Throughout my writing life, I’ve been a maverick with POV, character point of view. The real problem for me on POV is the fact that I really enjoy using multiple POVs, and that can easily lead to story confusion.
A maverick’s way to photograph a flower box?
If you consider the following two endings, used in different versions of the same story, you can understand how POV can change things. The first paragraph is the ending from an FBI agent’s third person POV, and the second ending gives the first person POV of a killer.
(FBI agent): “He thought of Julia and Trey, whom he’d had to raise singly following their mother’s fatal cancer, and was warmed by the vista of dirty dishes, scattered rock cassettes, rooms untidy with clothing in need of laundry service, and one, or two, of their teen friends draped across his favorite recliner. Normal things.”
(Killer): “My mind throbbed with those ‘normal things of the day’. The FBI twins had known my name. They hadn’t been thrown off at all. Didn’t matter. It was all done. I smiled.”
The two endings themselves convey a completely different mindset — one positive, one negative — using the prop of ‘normal things’ connected to their different POVs. The agent’s job is crime, but the heart of his life is his home. The killer is happy only to have accomplished his despicable deed.
Now, imagine the story written and completed with both POVs and both voices. And that would be the story I wrote! I understand the importance of not confusing my readers, and sometimes, certainly, I fall short on that with my enthusiasm for writing in my own maverick way, etc.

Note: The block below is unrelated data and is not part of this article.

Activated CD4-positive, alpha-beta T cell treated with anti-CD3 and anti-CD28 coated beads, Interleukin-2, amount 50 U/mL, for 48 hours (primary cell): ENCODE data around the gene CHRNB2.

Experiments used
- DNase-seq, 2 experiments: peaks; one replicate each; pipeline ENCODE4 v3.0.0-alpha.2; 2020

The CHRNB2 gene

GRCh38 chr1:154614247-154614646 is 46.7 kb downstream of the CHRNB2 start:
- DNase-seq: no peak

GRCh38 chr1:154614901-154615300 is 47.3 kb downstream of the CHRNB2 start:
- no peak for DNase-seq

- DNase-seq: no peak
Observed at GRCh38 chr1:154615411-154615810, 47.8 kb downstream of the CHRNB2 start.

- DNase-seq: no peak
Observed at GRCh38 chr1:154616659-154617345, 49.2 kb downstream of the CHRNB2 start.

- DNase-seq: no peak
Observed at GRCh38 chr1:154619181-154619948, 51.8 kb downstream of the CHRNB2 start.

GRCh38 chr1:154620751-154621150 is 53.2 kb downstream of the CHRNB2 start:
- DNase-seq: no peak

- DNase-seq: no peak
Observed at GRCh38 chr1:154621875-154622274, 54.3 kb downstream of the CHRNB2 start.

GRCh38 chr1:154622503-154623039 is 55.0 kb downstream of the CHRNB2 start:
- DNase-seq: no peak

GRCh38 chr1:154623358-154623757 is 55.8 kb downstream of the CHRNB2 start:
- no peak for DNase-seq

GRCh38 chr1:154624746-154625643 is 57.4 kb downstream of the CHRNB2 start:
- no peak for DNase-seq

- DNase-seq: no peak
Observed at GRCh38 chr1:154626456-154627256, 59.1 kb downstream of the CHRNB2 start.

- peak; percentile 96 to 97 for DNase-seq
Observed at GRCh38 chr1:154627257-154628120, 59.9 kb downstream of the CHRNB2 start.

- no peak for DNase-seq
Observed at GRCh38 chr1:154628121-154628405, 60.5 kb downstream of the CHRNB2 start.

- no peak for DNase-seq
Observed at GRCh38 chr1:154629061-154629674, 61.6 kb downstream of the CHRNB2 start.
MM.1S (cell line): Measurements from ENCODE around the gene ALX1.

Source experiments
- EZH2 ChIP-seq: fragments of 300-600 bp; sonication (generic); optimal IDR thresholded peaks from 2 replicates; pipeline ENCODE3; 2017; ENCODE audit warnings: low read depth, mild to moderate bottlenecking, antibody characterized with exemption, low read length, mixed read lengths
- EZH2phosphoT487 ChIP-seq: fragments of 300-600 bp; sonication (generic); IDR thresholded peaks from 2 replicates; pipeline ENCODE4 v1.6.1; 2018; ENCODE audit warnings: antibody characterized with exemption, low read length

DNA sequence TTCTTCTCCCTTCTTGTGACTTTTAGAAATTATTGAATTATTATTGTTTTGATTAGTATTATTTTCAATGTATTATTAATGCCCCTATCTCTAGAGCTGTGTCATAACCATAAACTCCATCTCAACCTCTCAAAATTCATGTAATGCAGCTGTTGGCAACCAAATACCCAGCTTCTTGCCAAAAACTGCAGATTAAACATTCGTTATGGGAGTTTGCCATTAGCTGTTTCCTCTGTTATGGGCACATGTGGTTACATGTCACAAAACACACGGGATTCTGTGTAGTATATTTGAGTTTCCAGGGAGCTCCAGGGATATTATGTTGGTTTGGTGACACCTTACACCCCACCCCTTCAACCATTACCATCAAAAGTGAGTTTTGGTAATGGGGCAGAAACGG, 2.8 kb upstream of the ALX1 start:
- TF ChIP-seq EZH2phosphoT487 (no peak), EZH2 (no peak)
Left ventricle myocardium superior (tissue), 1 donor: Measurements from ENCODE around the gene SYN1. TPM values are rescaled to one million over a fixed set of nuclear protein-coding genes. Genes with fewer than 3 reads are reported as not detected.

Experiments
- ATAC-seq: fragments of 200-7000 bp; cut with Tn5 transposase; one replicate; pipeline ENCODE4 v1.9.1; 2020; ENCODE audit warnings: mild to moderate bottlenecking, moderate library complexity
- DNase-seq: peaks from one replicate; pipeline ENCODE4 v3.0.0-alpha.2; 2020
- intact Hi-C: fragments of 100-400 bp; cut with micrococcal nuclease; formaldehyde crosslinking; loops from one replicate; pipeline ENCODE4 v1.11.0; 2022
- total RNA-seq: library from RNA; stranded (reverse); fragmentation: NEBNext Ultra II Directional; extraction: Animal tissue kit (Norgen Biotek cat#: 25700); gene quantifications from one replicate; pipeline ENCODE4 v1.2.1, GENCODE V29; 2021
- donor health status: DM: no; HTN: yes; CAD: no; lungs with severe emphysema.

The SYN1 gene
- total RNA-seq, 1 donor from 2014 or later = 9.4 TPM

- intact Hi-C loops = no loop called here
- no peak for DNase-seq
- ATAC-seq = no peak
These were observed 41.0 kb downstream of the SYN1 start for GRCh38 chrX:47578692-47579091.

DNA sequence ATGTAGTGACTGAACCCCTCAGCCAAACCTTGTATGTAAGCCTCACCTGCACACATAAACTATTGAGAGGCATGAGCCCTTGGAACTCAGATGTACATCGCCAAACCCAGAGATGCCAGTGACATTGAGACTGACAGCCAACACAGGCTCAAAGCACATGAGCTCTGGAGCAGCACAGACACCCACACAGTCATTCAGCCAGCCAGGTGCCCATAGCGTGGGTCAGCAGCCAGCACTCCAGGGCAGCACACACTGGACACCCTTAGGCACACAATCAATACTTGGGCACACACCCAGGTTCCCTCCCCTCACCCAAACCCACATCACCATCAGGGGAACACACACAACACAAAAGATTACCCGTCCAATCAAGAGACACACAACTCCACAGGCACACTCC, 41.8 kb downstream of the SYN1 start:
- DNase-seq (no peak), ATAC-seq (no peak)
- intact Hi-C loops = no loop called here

However, in multiple viewpoint stories, I normally use stars and double spacing to indicate a POV shift, and I stick with that character’s POV throughout one scene before making a switch. Even published wonders Danielle S. and Barbara Taylor B. don’t do that. Their reads include POV switches from paragraph to paragraph, even from sentence to sentence. And yet I love their stories! And that makes me think my way is less maverick-ish than theirs, and so maybe my way isn’t too bad a way, after all.
Now we come to POV with story Pace and story Point. It’s all about the “P” triplets. I understand total, non-stop pace in today’s reading world. Get in, get it, get out. But I needn’t like it, and I don’t. What I don’t understand is not taking the time to browse over a story, to absorb it, to catch its little ironies and corners of thought.
I enjoy interspersing my writing efforts with actual passages of thought. I call it thought-absorption, a tool used to let a reader catch his breath from exciting, break-neck pacing. And I believe that can be used in a short story, as well as in a novel, where, I believe, it actually is recommended. Let the reader breathe now and then between heart-stopping action scenes.
In my own book of writing enjoyment, total pace is just too breathless, and it doesn’t speak of real life, in which we slow down between splashes of action. As in life, I need relief, humor, and thoughtfulness in my reads.
Of course, suspension of disbelief and not droning on and on with scenes of less action are both essential ingredients to good writing. That’s where controlling the pace comes into play. That’s art.
Stories and books are my life-long buddies. I want to enjoy them, take them all in and remember them for the experiences they offer.
It’s difficult for me to relate to a young reader of today who never held a good, hard-back book in his own hands, nor enjoyed the ramifications of leisurely reading, who never even learned to write cursive when he attended grade school, who learned early on that his thumbs should rule his world.
Give me some truth, some beauty, some artful thinking and flow. I’ll try to give the same. I want my readers to think, not just settle for periods of swift entertainment.
And at the age of 72, I don’t want my writing world rocked too much.
A maverick can adjust, can learn, but she can’t tolerate complete reversal of everything writing she’s already accepted and applied in her own way, with her own voice of reason.
My writing life continues unshaken. I love American freedom, baseball, hot dogs, and spice cake and Charles Dickens’ sentences.